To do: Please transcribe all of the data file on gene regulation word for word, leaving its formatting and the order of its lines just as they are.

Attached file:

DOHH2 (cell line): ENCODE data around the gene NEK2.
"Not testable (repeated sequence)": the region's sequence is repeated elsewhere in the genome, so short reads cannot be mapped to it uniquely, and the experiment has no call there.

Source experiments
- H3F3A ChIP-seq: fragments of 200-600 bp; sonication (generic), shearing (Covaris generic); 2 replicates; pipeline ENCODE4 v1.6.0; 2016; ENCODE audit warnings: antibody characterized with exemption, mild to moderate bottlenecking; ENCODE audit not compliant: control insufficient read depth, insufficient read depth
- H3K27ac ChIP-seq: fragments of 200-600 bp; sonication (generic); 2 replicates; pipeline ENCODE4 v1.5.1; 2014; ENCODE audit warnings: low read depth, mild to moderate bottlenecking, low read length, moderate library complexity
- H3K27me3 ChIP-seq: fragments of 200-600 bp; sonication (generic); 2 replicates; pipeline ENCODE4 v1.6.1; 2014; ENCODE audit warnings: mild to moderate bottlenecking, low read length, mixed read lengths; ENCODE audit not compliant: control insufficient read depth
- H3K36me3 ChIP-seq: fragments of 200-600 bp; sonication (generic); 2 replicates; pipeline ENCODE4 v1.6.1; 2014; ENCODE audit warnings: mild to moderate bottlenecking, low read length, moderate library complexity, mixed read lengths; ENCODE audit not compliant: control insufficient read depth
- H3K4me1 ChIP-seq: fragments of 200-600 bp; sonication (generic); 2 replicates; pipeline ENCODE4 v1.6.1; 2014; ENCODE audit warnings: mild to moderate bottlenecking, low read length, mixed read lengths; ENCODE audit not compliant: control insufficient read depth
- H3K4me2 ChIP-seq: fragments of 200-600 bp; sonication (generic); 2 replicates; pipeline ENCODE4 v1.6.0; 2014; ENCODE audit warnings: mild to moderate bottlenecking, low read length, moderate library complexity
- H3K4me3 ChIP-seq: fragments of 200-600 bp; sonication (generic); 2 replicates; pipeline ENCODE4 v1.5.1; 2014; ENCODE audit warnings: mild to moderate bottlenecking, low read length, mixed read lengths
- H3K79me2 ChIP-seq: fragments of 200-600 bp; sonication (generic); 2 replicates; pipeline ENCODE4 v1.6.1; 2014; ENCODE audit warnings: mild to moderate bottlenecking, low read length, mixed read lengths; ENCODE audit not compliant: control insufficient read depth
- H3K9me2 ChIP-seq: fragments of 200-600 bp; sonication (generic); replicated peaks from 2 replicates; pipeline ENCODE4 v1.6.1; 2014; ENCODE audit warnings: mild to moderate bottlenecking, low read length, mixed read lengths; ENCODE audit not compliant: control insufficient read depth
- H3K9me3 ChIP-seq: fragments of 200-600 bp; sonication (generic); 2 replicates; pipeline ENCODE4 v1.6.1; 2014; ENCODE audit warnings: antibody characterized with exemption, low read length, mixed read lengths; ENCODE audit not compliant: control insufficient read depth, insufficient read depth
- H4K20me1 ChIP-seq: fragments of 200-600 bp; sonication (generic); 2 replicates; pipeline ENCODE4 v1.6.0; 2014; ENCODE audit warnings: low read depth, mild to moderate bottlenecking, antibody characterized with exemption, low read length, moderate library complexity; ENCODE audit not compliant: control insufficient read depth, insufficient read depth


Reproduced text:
DOHH2 (cell line): ENCODE data around the gene NEK2.
"Not testable (repeated sequence)": the region's sequence is repeated elsewhere in the genome, so short reads cannot be mapped to it uniquely, and the experiment has no call there.

Source experiments
- H3F3A ChIP-seq: fragments of 200-600 bp; sonication (generic), shearing (Covaris generic); 2 replicates; pipeline ENCODE4 v1.6.0; 2016; ENCODE audit warnings: antibody characterized with exemption, mild to moderate bottlenecking; ENCODE audit not compliant: control insufficient read depth, insufficient read depth
- H3K27ac ChIP-seq: fragments of 200-600 bp; sonication (generic); 2 replicates; pipeline ENCODE4 v1.5.1; 2014; ENCODE audit warnings: low read depth, mild to moderate bottlenecking, low read length, moderate library complexity
- H3K27me3 ChIP-seq: fragments of 200-600 bp; sonication (generic); 2 replicates; pipeline ENCODE4 v1.6.1; 2014; ENCODE audit warnings: mild to moderate bottlenecking, low read length, mixed read lengths; ENCODE audit not compliant: control insufficient read depth
- H3K36me3 ChIP-seq: fragments of 200-600 bp; sonication (generic); 2 replicates; pipeline ENCODE4 v1.6.1; 2014; ENCODE audit warnings: mild to moderate bottlenecking, low read length, moderate library complexity, mixed read lengths; ENCODE audit not compliant: control insufficient read depth
- H3K4me1 ChIP-seq: fragments of 200-600 bp; sonication (generic); 2 replicates; pipeline ENCODE4 v1.6.1; 2014; ENCODE audit warnings: mild to moderate bottlenecking, low read length, mixed read lengths; ENCODE audit not compliant: control insufficient read depth
- H3K4me2 ChIP-seq: fragments of 200-600 bp; sonication (generic); 2 replicates; pipeline ENCODE4 v1.6.0; 2014; ENCODE audit warnings: mild to moderate bottlenecking, low read length, moderate library complexity
- H3K4me3 ChIP-seq: fragments of 200-600 bp; sonication (generic); 2 replicates; pipeline ENCODE4 v1.5.1; 2014; ENCODE audit warnings: mild to moderate bottlenecking, low read length, mixed read lengths
- H3K79me2 ChIP-seq: fragments of 200-600 bp; sonication (generic); 2 replicates; pipeline ENCODE4 v1.6.1; 2014; ENCODE audit warnings: mild to moderate bottlenecking, low read length, mixed read lengths; ENCODE audit not compliant: control insufficient read depth
- H3K9me2 ChIP-seq: fragments of 200-600 bp; sonication (generic); replicated peaks from 2 replicates; pipeline ENCODE4 v1.6.1; 2014; ENCODE audit warnings: mild to moderate bottlenecking, low read length, mixed read lengths; ENCODE audit not compliant: control insufficient read depth
- H3K9me3 ChIP-seq: fragments of 200-600 bp; sonication (generic); 2 replicates; pipeline ENCODE4 v1.6.1; 2014; ENCODE audit warnings: antibody characterized with exemption, low read length, mixed read lengths; ENCODE audit not compliant: control insufficient read depth, insufficient read depth
- H4K20me1 ChIP-seq: fragments of 200-600 bp; sonication (generic); 2 replicates; pipeline ENCODE4 v1.6.0; 2014; ENCODE audit warnings: low read depth, mild to moderate bottlenecking, antibody characterized with exemption, low read length, moderate library complexity; ENCODE audit not compliant: control insufficient read depth, insufficient read depth